The retired Anglican Bishop N. T. Wright is highly regarded in educated conservative Christian circles, lauded by Catholics and Protestants alike (such as Tim Keller, whose work I’ve reviewed previously). Wright’s work as a scholar and popularizer of Christianity evokes the legacy of C. S. Lewis, another Anglican who cast a long shadow on the American evangelical community, in particular. His opinions on sexual ethics in the Church (especially the acceptance of homosexuality) has placed him more than once in the middle of cultural conflicts, and he has defended his conservative views with vigor. His writings for the lay Christian audience have sought to make a convincing argument for his conservative beliefs, without sacrificing the theological weight of their implications.
In his book, “Simply Christian,” Bishop Wright seeks to create an abstract of sorts, which the unsophisticated but earnest Christian may use as a framework for her beliefs until further details are accessible, and which the curious unbeliever may approach for a rough but comprehensible sketch of the religion which has dominated Western thought and culture for the past two millennia. That being said, Wright readily admits that this work can in no way be taken as a comprehensive assessment of the Christian faith; it is no exercise in systematic theology.
What Wright has clearly not anticipated, however, is the wondering gaze of the Christian apostate. One might similarly experience some level of bemusement at reading the realtor’s description of one’s former domicile. “Convenient parking, breathtaking views, and new appliances,” reads the sales notice. Ah, but not mentioned are the faulty plumbing in the guest bathroom, the pervasive weeds in the ill-tended garden, and the HVAC system one or two seasons away from shutdown. There’s a reason the former tenant abandoned the premises, after all, but Wright seems blissfully unaware (or unconcerned) about such readers.
Like C. S. Lewis before him (whose model he clearly emulates), Wright also makes every effort to ecumenize his portrait of Christianity. As he says, “the book isn’t ‘Anglican,’ ‘Catholic,’ ‘Protestant,’ or ‘Orthodox,’ but simply Christian.” Though attempting anything else would make the book a complicated mess, I worry that Wright with a wave of his hand brushes aside too many of the differences between the various forms of Christianity. The variances between Protestants and Catholics are not trivial, neither in their experiences of the faith nor in the particulars of their respective theologies. Further, the intense and continuous fracturing of the Christian tradition is an important consideration for anyone interested in exploring the religion, believer and unbeliever alike.
Bishop Wright builds his case for Christianity carefully, progressively, and with the practiced technique of someone who has been enthusiastically engaged in the evangelism of his faith for decades. Yet the bricks he uses are mortared with generous assumptions, not wholly inappropriate given his assumed audience, but taken without proof by the author nonetheless. Assumptions like the objective nature of moral claims, the existence of the immaterial supernatural, and the impossibility of beauty and complexity to exist in a purely materialistic world. Many times also, Wright stops himself from making overt assumptions, but merely raises a question and considers the various responses, before moving forward taking for granted that the explanation which best points the way to God and Christianity should be taken as the assumed conclusion.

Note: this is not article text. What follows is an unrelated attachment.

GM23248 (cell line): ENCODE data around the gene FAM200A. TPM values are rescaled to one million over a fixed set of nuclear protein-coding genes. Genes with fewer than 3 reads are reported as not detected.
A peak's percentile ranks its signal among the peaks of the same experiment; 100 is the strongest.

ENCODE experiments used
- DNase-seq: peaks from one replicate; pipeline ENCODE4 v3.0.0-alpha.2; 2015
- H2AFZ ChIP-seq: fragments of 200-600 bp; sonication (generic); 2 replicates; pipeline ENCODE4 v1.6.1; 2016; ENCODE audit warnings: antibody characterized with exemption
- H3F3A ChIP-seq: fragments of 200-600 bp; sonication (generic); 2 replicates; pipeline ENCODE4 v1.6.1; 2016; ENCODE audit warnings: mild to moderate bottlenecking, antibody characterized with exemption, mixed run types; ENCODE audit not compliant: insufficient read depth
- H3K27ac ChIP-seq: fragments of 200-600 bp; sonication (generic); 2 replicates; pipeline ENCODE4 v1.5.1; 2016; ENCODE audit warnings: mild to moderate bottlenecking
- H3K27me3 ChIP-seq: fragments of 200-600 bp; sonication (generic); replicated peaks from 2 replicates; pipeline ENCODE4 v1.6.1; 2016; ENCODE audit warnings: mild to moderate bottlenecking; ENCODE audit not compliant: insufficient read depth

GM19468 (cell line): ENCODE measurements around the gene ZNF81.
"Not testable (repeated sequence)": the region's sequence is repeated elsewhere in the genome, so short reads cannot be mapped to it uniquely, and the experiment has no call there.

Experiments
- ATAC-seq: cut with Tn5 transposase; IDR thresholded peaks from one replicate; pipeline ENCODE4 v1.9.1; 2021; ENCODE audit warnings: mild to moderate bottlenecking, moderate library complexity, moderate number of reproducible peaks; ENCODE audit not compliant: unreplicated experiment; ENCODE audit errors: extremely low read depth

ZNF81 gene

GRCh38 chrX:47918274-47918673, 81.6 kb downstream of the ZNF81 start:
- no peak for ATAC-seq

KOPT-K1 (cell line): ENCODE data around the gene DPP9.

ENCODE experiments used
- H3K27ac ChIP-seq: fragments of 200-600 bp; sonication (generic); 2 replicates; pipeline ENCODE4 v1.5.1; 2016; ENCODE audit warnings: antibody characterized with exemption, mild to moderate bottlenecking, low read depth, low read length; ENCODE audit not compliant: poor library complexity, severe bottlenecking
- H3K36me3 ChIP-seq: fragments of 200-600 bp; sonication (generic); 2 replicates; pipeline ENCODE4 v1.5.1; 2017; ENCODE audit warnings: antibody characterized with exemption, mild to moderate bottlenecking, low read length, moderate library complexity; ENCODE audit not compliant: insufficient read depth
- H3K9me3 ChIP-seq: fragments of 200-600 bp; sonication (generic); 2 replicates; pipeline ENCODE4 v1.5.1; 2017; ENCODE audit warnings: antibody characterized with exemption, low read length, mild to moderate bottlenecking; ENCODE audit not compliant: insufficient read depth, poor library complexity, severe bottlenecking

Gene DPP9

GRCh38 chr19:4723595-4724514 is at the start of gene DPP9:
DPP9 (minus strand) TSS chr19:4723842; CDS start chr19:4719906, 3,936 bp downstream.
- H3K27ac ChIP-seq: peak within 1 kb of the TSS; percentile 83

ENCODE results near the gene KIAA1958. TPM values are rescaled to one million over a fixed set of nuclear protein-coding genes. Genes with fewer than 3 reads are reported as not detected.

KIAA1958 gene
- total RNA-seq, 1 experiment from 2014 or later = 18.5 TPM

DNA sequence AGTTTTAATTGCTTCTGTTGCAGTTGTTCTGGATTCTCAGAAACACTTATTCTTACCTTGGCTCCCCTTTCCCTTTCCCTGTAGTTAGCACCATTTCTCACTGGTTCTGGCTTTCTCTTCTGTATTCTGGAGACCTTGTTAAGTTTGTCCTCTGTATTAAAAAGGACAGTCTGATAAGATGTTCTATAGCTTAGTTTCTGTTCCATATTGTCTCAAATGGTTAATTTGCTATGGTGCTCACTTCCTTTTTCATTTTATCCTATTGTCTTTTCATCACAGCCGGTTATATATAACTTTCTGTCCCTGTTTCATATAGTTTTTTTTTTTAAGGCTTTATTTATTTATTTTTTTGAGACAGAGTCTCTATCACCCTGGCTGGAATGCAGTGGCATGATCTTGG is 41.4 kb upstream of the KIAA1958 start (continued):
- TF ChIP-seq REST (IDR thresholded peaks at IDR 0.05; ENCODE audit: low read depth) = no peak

For example, Wright attempts an entire chapter outlining the Christian conception of the deity, without actually explaining why Christians are Theists in the first place, nor why they have decided that the ancient semitic god Yahweh is their God the Father. Similarly, later in the book he brushes past the most central and integral doctrine about the nature of the Christian god, Trinitarianism:
“The church’s official “doctrine of the Trinity” wasn’t fully formulated until three or four centuries after the time of Paul. Yet when the later theologians eventually worked it all through, it turned out to consist, in effect, of detailed footnotes to Paul, John, Hebrews, and the other New Testament books, with explanations designed to help later generations grasp what was already there in principle in the earliest writings.”
This is, quite simply, promoting theological poverty among Christians. I can’t imagine how Bishop Wright (or his publishers) were able to to pass this off, but he continues:
“Indeed, some have suggested that one way of understanding the Spirit is to see the Spirit as the personal love which the Father has for the Son and the Son for the Father.”